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he World Health Organization has published two reports in PLOS Medicine, warning us of the massive threat posed by gonorrhea. Basically, the bacteria has adapted to become immune to pretty much everything we can throw at it. It might become incurable at some point, and that point might not be very far off.
When you think about the worst diseases in the world, gonorrhea doesn’t really make the list. It’s a nasty infection that’s for sure, but we don’t usually give it much credit. In a sense, gonorrhea has flown largely under our radar — most people would just consider it as one of those sexually transmitted infections some people get and then get rid of it. But what if we can’t get rid of it anymore?
Each year, an estimated 78 million people are infected with gonorrhea, with the bacteria infecting their genitals, rectum, or throat. Symptoms vary greatly in intensity, with most people exhibiting no symptoms at all — making it even more likely to spread the disease. As a sexually transmitted infection (STI) gonorrhea can be easily transmitted through all forms of sex: regular, anal, even oral. In fact, oral sex (which is almost exclusively carried out without a condom) may be an important reason of why the disease has spread so much. But all forms of unsafe sex contribute, and the very nature of modern society seems to favor gonorrhea. Decreasing condom use, increased urbanization and travel, poor infection detection rates, and inadequate or failed treatment all contribute to this increase, according to the WHO.
The problem is that we’re running out of ways to treat it. Penicillin entered mass production in 1944 and revolutionized the treatment of several venereal diseases, including gonorrhea. Some thought this would bring an end to many such diseases, and for a while, it really seemed that way. Antibiotics cured STIs with remarkable ease, but we kind of screwed up.
While some people took their treatments religiously, others cared less. People started ignoring the full course of antibiotics, or didn’t follow the course for long enough. Slowly but surely, this “trained” new generation of drug-resistant viruses and bacteria. Basically, by taking only a partial treatment, you kill most of the bacteria, but there’s a good chance that you leave some up — the most resistant ones. They will live on and pass their resistant genes to their offspring, breeding stronger generations. Repeat this year after year, decade after decade, you will end up with some superbugs. This is exactly what we’re seeing nowadays with gonorrhea.
“The bacteria that cause gonorrhoea are particularly smart. Every time we use a new class of antibiotics to treat the infection, the bacteria evolve to resist them,” said Dr Teodora Wi, Medical Officer, Human Reproduction, at WHO.
Already, older treatments such as penicillin are unsuccessful. In developed countries, some cases have reported that no available treatment options are effective. This might happen because they’ve been using more treatments for a longer time, but more likely, similar things are happening everywhere in the world, we just don’t have the surveillance to see it.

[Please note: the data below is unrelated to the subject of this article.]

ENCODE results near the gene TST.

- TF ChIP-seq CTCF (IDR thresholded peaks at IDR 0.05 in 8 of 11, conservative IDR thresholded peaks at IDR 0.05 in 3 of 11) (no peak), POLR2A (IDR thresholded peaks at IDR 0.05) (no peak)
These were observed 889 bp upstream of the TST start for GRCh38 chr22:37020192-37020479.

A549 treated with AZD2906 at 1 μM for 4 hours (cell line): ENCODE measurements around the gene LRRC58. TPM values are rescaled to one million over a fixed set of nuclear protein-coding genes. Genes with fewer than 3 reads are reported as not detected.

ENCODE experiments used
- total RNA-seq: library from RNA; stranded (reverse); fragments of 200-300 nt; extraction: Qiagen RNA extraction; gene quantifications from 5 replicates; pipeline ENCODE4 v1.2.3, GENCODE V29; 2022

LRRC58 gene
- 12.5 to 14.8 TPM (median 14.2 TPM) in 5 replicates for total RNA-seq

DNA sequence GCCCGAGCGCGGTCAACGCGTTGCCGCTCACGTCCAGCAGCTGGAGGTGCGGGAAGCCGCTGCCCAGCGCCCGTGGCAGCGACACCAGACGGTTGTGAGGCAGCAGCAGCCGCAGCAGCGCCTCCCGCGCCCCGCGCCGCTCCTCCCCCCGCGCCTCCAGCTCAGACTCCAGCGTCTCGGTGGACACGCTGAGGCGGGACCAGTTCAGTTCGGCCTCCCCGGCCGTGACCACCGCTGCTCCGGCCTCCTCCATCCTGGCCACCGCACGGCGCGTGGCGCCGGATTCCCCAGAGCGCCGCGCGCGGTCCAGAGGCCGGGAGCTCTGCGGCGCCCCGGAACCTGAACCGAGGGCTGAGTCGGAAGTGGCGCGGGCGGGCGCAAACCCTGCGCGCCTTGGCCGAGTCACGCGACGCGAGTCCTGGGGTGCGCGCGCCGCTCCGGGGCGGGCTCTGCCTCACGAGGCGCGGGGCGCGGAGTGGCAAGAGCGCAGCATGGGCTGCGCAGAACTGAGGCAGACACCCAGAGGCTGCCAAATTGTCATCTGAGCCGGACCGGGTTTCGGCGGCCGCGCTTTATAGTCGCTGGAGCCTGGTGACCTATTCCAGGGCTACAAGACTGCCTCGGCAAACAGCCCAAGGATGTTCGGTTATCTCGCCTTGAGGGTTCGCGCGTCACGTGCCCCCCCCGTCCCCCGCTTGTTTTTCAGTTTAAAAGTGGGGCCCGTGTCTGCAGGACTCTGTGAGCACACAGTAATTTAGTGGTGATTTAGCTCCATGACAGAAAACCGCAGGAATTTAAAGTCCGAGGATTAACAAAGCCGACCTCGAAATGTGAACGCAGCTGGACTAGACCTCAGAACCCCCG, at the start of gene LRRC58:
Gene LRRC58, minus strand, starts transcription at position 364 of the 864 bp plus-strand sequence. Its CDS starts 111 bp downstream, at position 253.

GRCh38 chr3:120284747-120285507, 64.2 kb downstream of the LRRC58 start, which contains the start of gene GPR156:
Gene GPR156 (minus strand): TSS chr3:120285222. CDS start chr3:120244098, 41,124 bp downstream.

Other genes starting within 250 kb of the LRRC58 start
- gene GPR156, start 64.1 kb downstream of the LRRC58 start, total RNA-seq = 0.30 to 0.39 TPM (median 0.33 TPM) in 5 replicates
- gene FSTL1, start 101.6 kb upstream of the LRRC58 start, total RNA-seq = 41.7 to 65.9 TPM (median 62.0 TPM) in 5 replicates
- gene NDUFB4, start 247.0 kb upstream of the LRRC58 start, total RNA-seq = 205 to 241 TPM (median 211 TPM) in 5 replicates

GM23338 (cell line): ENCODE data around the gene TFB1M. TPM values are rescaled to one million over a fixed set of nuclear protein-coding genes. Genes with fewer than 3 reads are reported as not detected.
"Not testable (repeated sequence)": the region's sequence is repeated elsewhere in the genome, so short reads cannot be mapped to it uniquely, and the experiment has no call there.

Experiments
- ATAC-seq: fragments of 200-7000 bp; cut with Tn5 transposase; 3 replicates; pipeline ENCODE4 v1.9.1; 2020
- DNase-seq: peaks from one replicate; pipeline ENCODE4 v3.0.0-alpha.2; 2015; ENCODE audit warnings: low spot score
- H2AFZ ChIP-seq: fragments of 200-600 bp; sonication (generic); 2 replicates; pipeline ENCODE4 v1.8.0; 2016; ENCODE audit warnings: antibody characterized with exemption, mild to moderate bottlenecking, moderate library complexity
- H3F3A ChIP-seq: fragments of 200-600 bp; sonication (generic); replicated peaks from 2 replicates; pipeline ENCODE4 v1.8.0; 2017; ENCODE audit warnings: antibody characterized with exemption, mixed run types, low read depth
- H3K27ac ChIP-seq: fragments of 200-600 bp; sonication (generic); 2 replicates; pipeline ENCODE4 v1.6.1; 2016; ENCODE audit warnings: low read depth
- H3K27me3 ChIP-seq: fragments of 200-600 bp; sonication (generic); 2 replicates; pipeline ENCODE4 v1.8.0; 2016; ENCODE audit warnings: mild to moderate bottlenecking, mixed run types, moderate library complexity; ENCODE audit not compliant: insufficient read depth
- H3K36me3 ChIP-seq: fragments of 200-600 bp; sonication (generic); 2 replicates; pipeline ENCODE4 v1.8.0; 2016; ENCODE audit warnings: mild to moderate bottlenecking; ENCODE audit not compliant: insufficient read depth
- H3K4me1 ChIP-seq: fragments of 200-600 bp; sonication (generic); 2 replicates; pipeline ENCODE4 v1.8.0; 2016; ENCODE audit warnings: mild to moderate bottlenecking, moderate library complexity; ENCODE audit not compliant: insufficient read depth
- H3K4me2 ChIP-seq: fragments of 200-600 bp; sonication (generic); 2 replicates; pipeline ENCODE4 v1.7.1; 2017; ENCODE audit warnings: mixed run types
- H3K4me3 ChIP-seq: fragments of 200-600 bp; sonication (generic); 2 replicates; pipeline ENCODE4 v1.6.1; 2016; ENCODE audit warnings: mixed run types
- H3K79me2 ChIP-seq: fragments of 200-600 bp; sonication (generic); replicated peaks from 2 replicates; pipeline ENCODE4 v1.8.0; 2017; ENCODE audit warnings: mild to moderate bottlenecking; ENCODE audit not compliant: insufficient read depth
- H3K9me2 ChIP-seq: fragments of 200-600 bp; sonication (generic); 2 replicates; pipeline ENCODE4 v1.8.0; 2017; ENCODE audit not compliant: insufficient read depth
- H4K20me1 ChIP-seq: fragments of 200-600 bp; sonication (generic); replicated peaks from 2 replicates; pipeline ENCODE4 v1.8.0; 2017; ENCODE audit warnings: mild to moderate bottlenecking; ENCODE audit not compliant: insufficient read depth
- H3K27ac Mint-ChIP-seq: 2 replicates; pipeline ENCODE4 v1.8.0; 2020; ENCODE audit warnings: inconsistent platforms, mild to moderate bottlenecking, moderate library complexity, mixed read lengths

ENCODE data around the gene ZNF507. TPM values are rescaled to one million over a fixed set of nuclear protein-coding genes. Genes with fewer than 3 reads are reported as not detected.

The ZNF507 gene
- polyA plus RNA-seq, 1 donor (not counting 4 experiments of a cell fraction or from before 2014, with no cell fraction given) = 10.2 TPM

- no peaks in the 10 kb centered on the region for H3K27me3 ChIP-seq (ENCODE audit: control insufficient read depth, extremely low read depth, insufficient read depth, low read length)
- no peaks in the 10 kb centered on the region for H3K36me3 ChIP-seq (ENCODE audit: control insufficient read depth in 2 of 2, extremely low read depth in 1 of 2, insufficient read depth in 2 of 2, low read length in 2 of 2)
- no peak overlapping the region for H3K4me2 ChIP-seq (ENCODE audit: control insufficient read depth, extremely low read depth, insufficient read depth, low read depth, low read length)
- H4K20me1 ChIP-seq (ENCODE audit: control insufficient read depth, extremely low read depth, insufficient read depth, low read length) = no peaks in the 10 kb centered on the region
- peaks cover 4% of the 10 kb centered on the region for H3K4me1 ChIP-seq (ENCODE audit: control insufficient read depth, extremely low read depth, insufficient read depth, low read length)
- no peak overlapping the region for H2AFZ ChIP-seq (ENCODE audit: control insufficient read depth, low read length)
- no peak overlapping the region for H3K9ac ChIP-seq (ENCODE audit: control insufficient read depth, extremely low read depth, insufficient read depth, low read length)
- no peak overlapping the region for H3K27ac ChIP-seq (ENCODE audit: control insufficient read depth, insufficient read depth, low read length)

“These cases may just be the tip of the iceberg, since systems to diagnose and report untreatable infections are lacking in lower-income countries where gonorrhoea is actually more common,” adds Dr Wi.
This is where things can get extra spooky. When people get these incurable infections, there’s really not much preventing them from passing it on. Doctors recall one case when such a patient simply left, without ever reporting to doctors again.
“After one of those cases, (the patient) just disappeared,” added Teodora Wi. “They don’t come back for follow-up. You can infect others by having this untreatable infection. It can be transmitted.”
In terms of new drugs, things also aren’t looking so good. The R&D pipeline for gonorrhea is relatively empty, as the WHO puts it. There are only three drugs in various stages of trials, but it’s not clear if these will turn out effective for humans, and even if they do, we’re still a few years away from them hitting the shelves. The development of new antibiotics isn’t particularly popular for big pharma companies. It takes a lot of money and effort, the financial payback just isn’t that high. You take an antibiotic treatment for a few days, and then you’re gone. Compare that to treatments for chronic diseases for instance, which people take for years and years. A vaccine may be the only reliable solution, but that’s also a ways away.
The data WHO presented spans 77 countries and shows worrying trends. There are some things we can do to help combat this problem. The first thing is to have responsible sexual behaviors. There’s a reason why “wear a condom” gets thrown around so much — because it works. Condoms are more than just birth control, they help prevent the transmission of diseases, and they’re one of our best defense mechanisms. In this sense, sexual education can also make a big difference, greatly reducing the spread of the disease. The necessity for a full treatment course is also vital. If you’re unfortunate (or careless) enough to become infected, it’s extremely important to take every single antibiotic dose. Even if you feel fine, even if all the symptoms are gone, take it all. You wouldn’t want your body to become a training ground for superbugs, would you?